"If it ain't broke, don't fix it" feels like sound advice with Scott rolling the ball so smoothly right now.
On the flip side, Scott will be 35 when the ban takes place, which is still the tail-end of a golfer's prime. Switching putters now could offer him ample time to adapt and most importantly, permit him five to seven more productive seasons to win majors.
Putting is the most significant part of competitive golf. Ask any pro—you don't score well if you don't putt well. It’s where championships are won, and more often where they are lost. Just ask Scott, who squandered a four-stroke lead in his final four holes on Sunday at the British Open two years ago.
The stars are aligned for Scott right now, in many ways because he shook things up in his golf game back in 2011. First, he left golf instructor Butch Harmon for Brad Malone, who convinced Scott to experiment with the long, anchored putter. Scott then teamed up with Tiger Woods’ old caddie, Stevie Williams, who is undeniably one of the most successful caddies in the history of the sport with 14 majors to his name.
Combine these changes with Scott’s natural athleticism and maturity and he’s rapidly emerged as the rightful—albeit a bit overdue—challenger to Tiger Woods’ throne.
The decision may be 25 months away, but how can Scott not be contemplating his options with every putt he sinks?
The irony is crippling.
Scott has been on golf's radar since Tiger Woods was lapping major fields back in 2000. Word spread of the young, sweet-swinging Aussie who had the game and gumption to rival, if not usurp, Woods.
He had Hogan’s fundamentals, Trevino’s ball striking, and Nicklaus’ raw power. Scott even had the dashing looks of a prince from down under prepared to take the golf world by storm.
Scott’s finally found his groove on the greens, only to replace the exact club that blazed the trail for his resurgence.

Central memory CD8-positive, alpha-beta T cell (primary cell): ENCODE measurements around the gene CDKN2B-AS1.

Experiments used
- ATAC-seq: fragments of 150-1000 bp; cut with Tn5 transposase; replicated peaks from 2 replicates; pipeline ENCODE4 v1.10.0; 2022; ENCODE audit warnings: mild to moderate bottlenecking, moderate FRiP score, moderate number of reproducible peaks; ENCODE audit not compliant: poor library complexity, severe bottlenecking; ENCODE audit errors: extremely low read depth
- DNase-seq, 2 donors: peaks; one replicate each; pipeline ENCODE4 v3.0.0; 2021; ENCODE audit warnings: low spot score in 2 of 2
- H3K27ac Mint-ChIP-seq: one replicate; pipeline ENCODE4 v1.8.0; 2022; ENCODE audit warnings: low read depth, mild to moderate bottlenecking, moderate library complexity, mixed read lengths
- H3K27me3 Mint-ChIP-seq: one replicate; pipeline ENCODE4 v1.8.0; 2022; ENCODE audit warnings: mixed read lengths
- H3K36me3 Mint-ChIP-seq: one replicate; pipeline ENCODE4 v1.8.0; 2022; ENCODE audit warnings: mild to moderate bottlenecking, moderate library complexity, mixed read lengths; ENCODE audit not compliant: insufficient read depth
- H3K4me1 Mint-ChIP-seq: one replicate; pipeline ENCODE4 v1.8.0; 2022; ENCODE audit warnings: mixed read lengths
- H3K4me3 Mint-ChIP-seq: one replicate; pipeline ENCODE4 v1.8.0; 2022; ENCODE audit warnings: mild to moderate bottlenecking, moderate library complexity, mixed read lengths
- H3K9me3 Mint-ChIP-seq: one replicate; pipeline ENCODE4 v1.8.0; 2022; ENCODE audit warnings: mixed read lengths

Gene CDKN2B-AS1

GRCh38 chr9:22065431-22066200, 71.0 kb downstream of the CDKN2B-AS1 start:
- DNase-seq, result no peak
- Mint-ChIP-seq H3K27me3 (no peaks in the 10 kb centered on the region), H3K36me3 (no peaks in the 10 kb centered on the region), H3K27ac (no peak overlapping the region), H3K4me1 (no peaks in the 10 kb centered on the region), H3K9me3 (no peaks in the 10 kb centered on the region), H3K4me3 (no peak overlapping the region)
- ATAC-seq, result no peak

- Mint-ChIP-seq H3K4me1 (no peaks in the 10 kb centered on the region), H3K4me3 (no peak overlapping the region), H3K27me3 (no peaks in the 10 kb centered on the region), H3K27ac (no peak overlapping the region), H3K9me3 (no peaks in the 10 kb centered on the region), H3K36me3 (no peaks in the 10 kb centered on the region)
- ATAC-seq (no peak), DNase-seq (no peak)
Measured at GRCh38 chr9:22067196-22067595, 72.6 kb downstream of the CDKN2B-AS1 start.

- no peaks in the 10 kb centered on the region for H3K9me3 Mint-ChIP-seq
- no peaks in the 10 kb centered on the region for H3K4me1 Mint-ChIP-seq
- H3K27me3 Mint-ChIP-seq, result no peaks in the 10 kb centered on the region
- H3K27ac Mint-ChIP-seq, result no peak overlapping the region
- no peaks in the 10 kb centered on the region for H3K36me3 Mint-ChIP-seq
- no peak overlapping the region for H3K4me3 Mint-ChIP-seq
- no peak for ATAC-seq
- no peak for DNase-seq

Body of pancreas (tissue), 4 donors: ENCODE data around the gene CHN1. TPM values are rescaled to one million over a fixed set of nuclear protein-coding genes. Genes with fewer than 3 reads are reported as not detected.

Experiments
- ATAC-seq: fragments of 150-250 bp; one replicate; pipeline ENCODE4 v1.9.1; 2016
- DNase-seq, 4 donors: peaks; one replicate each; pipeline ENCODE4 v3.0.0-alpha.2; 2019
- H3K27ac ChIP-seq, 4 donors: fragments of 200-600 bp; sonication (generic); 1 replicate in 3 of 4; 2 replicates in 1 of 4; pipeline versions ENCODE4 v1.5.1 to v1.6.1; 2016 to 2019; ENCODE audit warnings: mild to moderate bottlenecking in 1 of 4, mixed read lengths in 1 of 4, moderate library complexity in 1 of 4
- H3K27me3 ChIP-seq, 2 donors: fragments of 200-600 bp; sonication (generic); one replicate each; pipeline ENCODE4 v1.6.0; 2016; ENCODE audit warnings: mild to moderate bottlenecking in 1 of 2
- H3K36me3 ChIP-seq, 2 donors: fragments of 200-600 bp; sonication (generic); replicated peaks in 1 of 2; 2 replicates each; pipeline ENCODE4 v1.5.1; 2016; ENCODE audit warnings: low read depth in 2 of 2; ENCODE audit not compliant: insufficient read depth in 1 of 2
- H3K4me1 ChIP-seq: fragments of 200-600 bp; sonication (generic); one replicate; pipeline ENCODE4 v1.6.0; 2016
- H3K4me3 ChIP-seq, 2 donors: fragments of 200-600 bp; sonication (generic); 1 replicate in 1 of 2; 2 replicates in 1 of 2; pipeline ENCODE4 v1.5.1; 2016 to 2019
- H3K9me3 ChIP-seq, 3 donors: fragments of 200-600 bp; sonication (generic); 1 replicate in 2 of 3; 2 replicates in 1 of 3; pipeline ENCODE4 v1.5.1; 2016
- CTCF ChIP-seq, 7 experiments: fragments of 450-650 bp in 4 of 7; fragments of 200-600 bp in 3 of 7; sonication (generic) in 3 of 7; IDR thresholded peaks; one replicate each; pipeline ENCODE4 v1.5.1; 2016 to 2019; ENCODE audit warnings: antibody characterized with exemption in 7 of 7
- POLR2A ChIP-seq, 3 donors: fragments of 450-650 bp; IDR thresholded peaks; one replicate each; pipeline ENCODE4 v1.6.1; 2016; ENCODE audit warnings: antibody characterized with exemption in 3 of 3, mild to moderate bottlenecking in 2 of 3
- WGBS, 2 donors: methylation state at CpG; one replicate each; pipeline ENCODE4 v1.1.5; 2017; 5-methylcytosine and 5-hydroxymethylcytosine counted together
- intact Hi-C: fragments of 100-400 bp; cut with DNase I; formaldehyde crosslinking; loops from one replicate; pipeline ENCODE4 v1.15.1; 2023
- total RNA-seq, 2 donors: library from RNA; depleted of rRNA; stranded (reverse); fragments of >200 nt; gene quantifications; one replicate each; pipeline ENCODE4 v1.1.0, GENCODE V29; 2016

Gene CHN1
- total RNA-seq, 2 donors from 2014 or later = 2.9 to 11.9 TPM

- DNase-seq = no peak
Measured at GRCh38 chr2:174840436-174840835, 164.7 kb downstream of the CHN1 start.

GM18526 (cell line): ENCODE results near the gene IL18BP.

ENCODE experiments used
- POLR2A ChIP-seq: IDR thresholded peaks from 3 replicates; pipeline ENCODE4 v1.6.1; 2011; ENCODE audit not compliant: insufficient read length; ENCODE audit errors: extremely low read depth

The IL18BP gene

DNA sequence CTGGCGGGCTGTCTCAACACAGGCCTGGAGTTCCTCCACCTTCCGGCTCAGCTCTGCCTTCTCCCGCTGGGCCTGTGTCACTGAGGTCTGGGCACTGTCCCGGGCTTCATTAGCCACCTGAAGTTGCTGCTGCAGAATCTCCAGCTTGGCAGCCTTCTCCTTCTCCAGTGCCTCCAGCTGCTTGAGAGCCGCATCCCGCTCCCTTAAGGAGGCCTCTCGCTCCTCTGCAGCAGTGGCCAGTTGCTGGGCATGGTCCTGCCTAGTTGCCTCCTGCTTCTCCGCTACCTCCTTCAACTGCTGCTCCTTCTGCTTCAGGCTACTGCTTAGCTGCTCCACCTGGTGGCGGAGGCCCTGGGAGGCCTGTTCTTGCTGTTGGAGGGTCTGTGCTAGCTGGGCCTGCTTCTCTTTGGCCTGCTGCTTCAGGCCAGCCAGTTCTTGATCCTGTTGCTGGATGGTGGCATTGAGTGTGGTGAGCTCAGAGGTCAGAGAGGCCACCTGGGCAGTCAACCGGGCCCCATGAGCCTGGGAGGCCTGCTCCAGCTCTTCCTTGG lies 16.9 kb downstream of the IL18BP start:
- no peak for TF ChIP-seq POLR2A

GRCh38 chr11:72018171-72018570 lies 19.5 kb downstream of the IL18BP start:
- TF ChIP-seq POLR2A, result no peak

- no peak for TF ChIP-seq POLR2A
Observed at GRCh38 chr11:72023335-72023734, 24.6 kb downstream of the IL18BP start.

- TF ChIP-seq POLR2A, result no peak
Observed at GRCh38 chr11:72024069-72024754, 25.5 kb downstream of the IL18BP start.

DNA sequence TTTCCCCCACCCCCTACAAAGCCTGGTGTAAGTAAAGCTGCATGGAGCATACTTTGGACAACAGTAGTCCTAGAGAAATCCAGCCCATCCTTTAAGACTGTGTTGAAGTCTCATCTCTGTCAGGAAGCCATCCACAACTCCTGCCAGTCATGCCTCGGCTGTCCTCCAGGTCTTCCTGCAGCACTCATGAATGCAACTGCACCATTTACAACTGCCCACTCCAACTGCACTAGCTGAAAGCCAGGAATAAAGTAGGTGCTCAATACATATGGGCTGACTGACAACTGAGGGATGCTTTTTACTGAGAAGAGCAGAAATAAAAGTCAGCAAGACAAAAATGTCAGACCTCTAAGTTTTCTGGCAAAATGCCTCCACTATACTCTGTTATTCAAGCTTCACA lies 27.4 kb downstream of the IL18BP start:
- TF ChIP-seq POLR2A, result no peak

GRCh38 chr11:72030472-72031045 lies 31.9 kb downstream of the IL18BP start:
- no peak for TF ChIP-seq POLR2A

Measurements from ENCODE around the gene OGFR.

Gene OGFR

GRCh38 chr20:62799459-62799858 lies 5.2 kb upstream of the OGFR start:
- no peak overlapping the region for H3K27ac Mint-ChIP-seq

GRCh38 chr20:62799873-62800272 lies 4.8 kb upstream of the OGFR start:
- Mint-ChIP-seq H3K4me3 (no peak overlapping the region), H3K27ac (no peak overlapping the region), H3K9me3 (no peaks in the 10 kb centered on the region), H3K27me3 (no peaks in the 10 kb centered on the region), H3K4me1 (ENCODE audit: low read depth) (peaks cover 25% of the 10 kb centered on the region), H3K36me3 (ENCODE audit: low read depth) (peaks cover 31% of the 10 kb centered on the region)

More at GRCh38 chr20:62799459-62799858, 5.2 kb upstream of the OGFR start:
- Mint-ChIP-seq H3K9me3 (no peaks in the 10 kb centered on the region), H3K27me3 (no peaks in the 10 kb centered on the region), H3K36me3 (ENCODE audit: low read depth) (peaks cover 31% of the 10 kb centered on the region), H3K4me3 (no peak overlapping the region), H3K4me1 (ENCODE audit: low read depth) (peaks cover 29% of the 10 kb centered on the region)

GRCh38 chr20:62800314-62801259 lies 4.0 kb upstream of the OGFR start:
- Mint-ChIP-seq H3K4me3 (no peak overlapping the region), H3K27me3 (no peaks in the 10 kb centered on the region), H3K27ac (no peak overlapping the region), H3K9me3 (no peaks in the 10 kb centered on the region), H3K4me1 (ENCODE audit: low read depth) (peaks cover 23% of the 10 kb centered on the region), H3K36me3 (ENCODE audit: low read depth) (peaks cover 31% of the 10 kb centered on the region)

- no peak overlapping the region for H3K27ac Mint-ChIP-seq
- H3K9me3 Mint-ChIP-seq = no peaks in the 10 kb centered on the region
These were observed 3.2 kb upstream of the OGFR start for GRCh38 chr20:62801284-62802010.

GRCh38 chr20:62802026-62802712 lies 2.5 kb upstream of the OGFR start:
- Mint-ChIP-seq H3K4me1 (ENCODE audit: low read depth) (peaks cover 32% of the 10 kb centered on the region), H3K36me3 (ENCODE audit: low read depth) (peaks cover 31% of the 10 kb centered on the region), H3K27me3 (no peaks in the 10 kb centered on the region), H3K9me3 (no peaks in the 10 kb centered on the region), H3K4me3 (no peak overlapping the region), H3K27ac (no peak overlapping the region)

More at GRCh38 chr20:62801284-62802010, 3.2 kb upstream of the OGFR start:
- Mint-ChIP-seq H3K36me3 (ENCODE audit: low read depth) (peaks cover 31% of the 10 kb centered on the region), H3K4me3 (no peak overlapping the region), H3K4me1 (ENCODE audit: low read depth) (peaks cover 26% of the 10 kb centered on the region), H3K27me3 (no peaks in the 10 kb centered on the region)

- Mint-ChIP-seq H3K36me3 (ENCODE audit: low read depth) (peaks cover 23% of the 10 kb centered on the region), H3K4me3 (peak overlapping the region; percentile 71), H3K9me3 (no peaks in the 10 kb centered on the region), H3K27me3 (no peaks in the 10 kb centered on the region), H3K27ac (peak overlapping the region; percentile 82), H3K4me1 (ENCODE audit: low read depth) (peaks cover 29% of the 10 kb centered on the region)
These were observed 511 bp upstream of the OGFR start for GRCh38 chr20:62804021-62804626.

According to ESPN’s Bob Harig, Scott said he would attempt to use a long putter without anchoring it, but not without voicing some warranted frustration with golf's higher powers.
Now we're making rules for the betterment of the game based on zero evidence? Incredible. What did they [USGA and R&A] think when they allowed it? You're dealing with professional athletes who are competitive, who want to find better ways…What do they think when they've got supertalented golfers putting in thousands of hours of practice with a long putter, short putter, sand wedge, whatever? It was just a matter of time. They're going to get good.
Scott’s in a similar bind as his peers Ernie Els, Webb Simpson and Keegan Bradley. They too have grown accustomed to the anchored technique and like Scott captured a major championship largely because of their putting.
But unlike those players, Scott has played with a consistency and dominance over the last year that’s vaulted him to the World No. 2 ranking. Golf experts are awarding him the unofficial “global player of the year.” He’s become a threat every time he tee’s it up.
Golf’s spotlight is reserved for those who get it done on the greens. Scott has earned his place…for now.